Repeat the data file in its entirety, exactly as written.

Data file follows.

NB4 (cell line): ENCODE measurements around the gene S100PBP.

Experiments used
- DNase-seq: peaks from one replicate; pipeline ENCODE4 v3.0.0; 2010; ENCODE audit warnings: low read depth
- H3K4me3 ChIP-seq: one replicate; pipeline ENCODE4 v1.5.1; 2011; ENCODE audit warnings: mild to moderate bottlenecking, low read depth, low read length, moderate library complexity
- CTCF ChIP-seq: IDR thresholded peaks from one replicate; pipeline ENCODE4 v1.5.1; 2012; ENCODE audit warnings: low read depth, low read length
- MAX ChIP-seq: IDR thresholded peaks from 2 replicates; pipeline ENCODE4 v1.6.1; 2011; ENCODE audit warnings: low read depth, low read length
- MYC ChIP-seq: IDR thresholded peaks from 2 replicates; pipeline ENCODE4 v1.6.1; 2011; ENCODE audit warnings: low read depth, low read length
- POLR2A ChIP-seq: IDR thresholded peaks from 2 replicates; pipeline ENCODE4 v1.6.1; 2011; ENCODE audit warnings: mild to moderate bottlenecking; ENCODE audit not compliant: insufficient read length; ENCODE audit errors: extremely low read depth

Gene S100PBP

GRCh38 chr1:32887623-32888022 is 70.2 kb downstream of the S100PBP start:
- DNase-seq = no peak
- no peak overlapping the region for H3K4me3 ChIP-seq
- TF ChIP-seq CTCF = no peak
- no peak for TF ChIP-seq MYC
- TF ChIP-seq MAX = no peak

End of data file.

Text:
NB4 (cell line): ENCODE measurements around the gene S100PBP.

Experiments used
- DNase-seq: peaks from one replicate; pipeline ENCODE4 v3.0.0; 2010; ENCODE audit warnings: low read depth
- H3K4me3 ChIP-seq: one replicate; pipeline ENCODE4 v1.5.1; 2011; ENCODE audit warnings: mild to moderate bottlenecking, low read depth, low read length, moderate library complexity
- CTCF ChIP-seq: IDR thresholded peaks from one replicate; pipeline ENCODE4 v1.5.1; 2012; ENCODE audit warnings: low read depth, low read length
- MAX ChIP-seq: IDR thresholded peaks from 2 replicates; pipeline ENCODE4 v1.6.1; 2011; ENCODE audit warnings: low read depth, low read length
- MYC ChIP-seq: IDR thresholded peaks from 2 replicates; pipeline ENCODE4 v1.6.1; 2011; ENCODE audit warnings: low read depth, low read length
- POLR2A ChIP-seq: IDR thresholded peaks from 2 replicates; pipeline ENCODE4 v1.6.1; 2011; ENCODE audit warnings: mild to moderate bottlenecking; ENCODE audit not compliant: insufficient read length; ENCODE audit errors: extremely low read depth

Gene S100PBP

GRCh38 chr1:32887623-32888022 is 70.2 kb downstream of the S100PBP start:
- DNase-seq = no peak
- no peak overlapping the region for H3K4me3 ChIP-seq
- TF ChIP-seq CTCF = no peak
- no peak for TF ChIP-seq MYC
- TF ChIP-seq MAX = no peak